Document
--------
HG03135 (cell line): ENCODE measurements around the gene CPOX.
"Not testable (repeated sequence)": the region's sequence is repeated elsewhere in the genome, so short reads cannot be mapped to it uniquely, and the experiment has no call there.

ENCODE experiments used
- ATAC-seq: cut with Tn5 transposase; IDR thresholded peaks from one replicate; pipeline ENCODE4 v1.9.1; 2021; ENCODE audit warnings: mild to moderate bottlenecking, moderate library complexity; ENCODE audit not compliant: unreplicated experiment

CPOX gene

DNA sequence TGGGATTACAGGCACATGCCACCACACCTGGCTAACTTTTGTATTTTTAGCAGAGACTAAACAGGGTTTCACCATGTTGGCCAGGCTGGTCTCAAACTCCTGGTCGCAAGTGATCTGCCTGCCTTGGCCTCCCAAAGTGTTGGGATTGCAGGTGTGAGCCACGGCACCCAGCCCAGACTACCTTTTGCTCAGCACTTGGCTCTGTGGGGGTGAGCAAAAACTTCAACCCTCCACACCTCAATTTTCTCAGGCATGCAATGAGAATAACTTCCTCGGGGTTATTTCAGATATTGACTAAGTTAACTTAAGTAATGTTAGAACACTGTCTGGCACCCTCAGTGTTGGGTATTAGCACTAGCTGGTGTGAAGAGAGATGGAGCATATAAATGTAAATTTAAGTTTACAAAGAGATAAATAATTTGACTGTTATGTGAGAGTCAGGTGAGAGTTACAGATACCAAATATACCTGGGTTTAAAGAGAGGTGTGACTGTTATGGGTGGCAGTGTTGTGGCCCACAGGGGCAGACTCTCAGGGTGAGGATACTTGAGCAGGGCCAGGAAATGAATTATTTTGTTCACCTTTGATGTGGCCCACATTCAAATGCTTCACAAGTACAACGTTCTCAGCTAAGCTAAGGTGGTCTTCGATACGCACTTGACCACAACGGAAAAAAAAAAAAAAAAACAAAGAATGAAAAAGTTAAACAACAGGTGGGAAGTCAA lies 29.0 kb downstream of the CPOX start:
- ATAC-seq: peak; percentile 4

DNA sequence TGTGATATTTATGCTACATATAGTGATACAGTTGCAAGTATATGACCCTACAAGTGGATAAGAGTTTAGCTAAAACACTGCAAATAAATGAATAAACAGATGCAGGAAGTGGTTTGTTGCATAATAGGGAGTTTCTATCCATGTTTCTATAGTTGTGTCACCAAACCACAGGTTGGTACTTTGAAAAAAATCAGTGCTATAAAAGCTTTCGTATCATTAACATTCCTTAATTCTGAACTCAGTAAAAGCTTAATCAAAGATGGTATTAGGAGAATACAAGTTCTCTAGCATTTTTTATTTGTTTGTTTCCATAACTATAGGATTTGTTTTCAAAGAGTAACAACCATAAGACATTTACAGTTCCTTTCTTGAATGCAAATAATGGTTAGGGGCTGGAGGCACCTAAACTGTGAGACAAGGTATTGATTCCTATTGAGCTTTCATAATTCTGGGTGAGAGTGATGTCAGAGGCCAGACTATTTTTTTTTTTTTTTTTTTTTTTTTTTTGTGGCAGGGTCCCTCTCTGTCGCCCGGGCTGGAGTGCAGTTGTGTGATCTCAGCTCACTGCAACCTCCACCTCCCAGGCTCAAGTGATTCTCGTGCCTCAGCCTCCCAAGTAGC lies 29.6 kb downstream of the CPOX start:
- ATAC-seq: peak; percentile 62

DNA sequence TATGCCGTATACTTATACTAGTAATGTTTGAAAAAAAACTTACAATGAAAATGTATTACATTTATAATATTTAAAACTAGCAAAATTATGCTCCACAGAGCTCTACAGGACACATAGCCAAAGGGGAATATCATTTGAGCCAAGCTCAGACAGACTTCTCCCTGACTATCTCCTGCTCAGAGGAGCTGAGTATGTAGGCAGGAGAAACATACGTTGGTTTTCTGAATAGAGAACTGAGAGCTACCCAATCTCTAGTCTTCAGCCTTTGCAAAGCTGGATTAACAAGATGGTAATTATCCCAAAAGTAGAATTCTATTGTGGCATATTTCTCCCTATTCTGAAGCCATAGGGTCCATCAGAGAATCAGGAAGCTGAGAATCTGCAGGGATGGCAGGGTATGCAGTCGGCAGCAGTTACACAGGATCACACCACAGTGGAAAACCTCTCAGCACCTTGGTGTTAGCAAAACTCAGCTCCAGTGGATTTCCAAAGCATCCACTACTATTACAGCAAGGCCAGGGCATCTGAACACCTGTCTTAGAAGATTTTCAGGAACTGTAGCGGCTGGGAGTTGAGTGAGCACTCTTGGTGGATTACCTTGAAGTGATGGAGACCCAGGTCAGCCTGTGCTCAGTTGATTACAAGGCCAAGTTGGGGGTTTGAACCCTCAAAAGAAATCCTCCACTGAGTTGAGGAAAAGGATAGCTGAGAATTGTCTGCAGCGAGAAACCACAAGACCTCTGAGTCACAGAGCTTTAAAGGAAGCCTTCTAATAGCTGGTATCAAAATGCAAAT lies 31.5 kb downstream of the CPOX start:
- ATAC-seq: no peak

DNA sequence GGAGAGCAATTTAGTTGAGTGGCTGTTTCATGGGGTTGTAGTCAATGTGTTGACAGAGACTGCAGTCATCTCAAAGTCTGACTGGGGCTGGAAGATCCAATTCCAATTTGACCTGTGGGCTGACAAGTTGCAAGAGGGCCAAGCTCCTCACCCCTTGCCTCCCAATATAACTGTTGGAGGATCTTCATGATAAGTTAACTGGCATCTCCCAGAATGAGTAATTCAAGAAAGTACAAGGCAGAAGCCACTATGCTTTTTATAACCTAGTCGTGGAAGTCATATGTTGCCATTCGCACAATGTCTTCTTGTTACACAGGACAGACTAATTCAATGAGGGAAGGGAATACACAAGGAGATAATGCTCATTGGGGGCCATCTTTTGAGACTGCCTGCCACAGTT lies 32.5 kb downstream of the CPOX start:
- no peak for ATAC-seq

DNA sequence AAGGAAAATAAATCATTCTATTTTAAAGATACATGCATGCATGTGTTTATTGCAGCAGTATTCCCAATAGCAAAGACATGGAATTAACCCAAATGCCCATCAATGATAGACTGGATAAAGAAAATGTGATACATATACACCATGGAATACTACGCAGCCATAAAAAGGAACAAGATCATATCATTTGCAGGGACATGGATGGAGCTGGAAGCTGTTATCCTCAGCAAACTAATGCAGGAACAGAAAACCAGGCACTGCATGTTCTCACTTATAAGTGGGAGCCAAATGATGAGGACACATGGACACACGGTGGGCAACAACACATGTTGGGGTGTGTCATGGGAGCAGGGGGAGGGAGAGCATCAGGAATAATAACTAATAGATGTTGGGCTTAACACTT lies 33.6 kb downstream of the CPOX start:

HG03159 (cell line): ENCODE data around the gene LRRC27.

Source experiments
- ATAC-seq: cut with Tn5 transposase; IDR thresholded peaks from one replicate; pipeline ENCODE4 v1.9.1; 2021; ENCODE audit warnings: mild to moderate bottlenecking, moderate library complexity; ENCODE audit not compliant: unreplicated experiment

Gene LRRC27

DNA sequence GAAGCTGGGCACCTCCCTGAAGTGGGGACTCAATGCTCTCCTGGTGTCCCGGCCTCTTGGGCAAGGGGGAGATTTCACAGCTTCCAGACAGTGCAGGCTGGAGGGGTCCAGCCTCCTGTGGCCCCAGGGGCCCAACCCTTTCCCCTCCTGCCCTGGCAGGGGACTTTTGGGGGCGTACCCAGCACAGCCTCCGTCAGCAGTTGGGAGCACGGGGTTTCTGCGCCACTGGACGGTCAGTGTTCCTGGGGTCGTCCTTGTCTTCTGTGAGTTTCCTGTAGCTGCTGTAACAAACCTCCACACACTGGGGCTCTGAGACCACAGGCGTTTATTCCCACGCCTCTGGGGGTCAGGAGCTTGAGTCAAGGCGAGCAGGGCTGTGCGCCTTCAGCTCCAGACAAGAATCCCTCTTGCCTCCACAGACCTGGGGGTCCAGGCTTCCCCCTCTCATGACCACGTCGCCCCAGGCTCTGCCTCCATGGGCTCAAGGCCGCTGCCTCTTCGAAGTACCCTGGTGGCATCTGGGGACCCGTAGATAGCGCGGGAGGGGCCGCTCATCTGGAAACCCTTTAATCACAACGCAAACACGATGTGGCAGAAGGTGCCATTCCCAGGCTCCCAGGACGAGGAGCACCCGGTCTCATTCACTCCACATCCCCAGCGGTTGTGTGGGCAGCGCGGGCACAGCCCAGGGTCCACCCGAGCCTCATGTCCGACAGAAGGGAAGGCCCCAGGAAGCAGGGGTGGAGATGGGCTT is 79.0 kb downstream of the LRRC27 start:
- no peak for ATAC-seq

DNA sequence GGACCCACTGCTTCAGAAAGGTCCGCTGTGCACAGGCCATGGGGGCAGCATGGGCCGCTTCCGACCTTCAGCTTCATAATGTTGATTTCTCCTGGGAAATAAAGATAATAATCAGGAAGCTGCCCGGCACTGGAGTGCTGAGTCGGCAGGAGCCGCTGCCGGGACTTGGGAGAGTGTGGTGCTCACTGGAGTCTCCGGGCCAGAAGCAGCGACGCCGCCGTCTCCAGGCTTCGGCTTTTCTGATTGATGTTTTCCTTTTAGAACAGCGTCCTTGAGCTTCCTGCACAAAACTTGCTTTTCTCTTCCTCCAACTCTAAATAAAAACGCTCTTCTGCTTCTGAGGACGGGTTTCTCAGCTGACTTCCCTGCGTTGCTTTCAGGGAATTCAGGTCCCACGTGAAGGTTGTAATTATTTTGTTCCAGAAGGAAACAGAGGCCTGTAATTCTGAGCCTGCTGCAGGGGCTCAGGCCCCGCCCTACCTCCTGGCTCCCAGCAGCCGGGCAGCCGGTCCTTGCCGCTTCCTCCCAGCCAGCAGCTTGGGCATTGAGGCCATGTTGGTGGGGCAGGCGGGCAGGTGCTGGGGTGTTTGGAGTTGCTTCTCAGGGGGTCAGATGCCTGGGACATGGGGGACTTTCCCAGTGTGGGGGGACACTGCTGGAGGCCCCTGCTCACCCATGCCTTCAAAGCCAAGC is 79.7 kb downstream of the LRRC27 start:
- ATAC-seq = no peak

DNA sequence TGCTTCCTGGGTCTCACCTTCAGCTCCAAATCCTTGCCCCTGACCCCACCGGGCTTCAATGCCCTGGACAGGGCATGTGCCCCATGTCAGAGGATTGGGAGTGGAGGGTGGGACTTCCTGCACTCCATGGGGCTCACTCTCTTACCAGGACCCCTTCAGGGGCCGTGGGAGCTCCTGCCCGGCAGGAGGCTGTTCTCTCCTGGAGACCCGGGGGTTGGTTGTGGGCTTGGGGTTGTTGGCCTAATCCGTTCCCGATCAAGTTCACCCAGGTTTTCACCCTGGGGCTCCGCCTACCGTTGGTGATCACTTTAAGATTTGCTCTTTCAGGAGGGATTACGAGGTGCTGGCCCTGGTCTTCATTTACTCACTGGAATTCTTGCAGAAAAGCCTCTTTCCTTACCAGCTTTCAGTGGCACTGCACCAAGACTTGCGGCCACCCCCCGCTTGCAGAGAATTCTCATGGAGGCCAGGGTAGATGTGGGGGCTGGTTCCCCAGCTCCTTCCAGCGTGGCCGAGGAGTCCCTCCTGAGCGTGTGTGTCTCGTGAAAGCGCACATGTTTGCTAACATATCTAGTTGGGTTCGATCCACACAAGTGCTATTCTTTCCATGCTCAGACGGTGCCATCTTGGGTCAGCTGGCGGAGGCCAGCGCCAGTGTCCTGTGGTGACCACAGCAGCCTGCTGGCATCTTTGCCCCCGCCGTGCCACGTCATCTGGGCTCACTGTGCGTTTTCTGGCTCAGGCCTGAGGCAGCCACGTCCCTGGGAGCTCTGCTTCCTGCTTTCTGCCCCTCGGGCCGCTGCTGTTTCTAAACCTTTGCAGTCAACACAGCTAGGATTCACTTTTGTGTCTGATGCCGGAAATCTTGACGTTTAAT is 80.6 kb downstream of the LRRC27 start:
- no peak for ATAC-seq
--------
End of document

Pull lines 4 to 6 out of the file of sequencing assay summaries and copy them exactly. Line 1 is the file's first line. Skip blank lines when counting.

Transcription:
- ATAC-seq: cut with Tn5 transposase; IDR thresholded peaks from one replicate; pipeline ENCODE4 v1.9.1; 2021; ENCODE audit warnings: mild to moderate bottlenecking, moderate library complexity; ENCODE audit not compliant: unreplicated experiment

CPOX gene

DNA sequence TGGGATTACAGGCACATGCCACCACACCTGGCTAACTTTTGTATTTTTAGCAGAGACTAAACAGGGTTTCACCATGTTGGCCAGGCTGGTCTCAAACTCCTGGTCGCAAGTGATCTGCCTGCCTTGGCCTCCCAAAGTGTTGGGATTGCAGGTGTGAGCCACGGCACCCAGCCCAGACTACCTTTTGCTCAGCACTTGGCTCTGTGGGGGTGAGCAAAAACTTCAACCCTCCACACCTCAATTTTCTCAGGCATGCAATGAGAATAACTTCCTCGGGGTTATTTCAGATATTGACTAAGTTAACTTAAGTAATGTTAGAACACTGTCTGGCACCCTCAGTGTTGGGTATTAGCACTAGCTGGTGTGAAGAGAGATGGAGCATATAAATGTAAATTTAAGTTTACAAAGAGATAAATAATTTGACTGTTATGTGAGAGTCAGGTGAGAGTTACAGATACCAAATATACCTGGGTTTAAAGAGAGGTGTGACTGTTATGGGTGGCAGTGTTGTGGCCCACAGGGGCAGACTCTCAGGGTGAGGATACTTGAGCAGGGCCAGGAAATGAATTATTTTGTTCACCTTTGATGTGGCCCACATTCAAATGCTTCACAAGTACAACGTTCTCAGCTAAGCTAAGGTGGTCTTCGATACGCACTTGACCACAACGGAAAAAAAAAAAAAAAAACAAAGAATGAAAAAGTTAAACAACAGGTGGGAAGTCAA lies 29.0 kb downstream of the CPOX start: